Posted: 2009-07-23

Random Thoughts #6

As you may have guessed, we are enjoying some hot, lazy days in Aix-en-Provence.  One of the reasons that I like Aix is that there are not a million tourist “must-see” things.  When we first arrived in Barcelona in March, I was excited to see and do everything!  By this point in our trip, however, I am happy to take it easy, and if there is a church that I don’t visit, well, so be it.

Aix is such a nice little city for hanging out.  It doesn’t have the frenetic energy of the bigger cities we’ve visited like Paris, Lisbon, Barcelona…  I could easily spend several weeks here having long lunches, strolling the narrow shopping streets, stopping for a beer when it gets too hot to walk any further.  Wait a minute!  I am doing that! 

Aix has its music festival every year in July.  Last weekend, Chad and I went to a concert at the Théâtre du Jeu de Paume.  The 5-person group included a female flamenco singer, flamenco guitar, sitar, viola de gamba, and percussion.  The concert was advertised as Mediterranean sounds with flamenco and hints of persian, indian and arab sounds.  It was very interesting, something that I would not have heard in the States.

Situated on a small street, the theater looks very plain from the outside.  Here’s a shot of the façade:

Doesn’t look like much, does it?  Well, the theater space inside is a jewel.  It’s a small theater, seating 400 or 500 people.  It has 3 balconies plus floor seating.  We were in the first balcony above the ground floor.  Chad didn’t like all of the red - carpet, seats, walls, ceiling - but I liked it.

A view of the stage from our seats - you can kind of see the 5 chairs on the stage for the players

A view of the other balconies from our seats

I’m sure that everyone has heard stories about the snobby French attitude.  Well, I have to tell you that I never experienced it when I lived here, and Chad and I have not experienced it during our current visit.  In fact, everyone we’ve encountered has been so nice - restaurant employees, train conductors, shop salespeople, landlords.  It’s quite surprising, really, considering that we spent several days in Paris (which has the worst reputation) and have visited other sites and cities where you would, at least, expect to find someone at work who was sick and tired of tourists.  Nope.  Everyone has been great.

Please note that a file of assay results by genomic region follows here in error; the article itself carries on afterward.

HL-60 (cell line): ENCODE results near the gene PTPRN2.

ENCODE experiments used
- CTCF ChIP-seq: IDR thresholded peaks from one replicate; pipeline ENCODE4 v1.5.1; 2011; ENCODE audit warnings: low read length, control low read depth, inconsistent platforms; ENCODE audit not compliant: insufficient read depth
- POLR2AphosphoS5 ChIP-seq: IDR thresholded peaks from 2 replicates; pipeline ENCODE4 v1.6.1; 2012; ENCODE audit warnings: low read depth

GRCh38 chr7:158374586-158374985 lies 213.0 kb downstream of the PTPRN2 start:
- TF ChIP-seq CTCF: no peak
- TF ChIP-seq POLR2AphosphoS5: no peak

Plus, everyone seems to speak at least a little bit of English.  Granted, I always speak French to the person first and try to continue the conversation in French.  But we have had a few people speak to us in English, happy to practice their “foreign” language.  If you’ve ever wanted to travel to France but have been unsure about it, put your worries behind you and just do it!  And if you’re still unsure, I will tell you that our current apartment overlooks a little square where there is a flower market every morning, and an accordion player performs every afternoon.  How French is that?

You may vaguely remember a blog post from Barcelona where I mentioned the bike sharing service.  We have seen this bike sharing in other cities since then.  You pay a loan fee to use a community bicycle for a little while, and then you bring it back to the rack.  Such an excellent idea!  We saw these bikes again in Marseilles yesterday:

In case you missed my blog post yesterday, I have a new haircut!  Here’s a photo:

Finally, I found some photos from Paris that didn’t make it into the blog, yet.  I have added a post to the Paris section.  You can find it here.

-Julia Abbott



Flemenco, sitar, viola da gamba - what a mix of times and geographies!

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